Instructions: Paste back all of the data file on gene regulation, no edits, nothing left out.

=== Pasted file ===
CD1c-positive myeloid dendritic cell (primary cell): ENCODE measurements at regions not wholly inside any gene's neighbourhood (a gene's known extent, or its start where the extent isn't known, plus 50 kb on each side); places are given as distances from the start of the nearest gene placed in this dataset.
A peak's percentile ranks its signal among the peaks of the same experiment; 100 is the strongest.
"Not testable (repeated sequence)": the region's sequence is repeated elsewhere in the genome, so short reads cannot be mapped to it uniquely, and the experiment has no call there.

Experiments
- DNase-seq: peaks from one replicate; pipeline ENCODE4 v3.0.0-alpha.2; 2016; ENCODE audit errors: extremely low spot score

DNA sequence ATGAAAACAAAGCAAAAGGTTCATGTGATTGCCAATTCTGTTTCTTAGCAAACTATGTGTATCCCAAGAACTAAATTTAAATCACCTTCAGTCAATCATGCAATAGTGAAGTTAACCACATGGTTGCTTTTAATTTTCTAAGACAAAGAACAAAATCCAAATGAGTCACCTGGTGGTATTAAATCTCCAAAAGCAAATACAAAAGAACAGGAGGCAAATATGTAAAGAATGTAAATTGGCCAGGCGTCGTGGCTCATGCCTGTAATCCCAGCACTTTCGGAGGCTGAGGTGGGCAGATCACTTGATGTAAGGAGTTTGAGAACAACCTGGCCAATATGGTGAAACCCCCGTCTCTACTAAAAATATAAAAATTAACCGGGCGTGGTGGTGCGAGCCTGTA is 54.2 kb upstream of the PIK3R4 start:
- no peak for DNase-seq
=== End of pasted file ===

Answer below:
CD1c-positive myeloid dendritic cell (primary cell): ENCODE measurements at regions not wholly inside any gene's neighbourhood (a gene's known extent, or its start where the extent isn't known, plus 50 kb on each side); places are given as distances from the start of the nearest gene placed in this dataset.
A peak's percentile ranks its signal among the peaks of the same experiment; 100 is the strongest.
"Not testable (repeated sequence)": the region's sequence is repeated elsewhere in the genome, so short reads cannot be mapped to it uniquely, and the experiment has no call there.

Experiments
- DNase-seq: peaks from one replicate; pipeline ENCODE4 v3.0.0-alpha.2; 2016; ENCODE audit errors: extremely low spot score

DNA sequence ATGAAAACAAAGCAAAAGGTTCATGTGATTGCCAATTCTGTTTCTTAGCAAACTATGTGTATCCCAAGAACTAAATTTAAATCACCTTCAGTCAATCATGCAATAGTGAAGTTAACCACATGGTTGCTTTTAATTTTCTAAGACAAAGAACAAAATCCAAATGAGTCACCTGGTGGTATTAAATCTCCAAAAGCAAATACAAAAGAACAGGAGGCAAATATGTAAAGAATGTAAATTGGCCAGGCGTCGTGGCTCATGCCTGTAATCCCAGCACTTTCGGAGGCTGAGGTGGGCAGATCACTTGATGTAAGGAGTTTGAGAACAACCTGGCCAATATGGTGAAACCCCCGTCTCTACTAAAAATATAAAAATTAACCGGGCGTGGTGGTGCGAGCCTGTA is 54.2 kb upstream of the PIK3R4 start:
- no peak for DNase-seq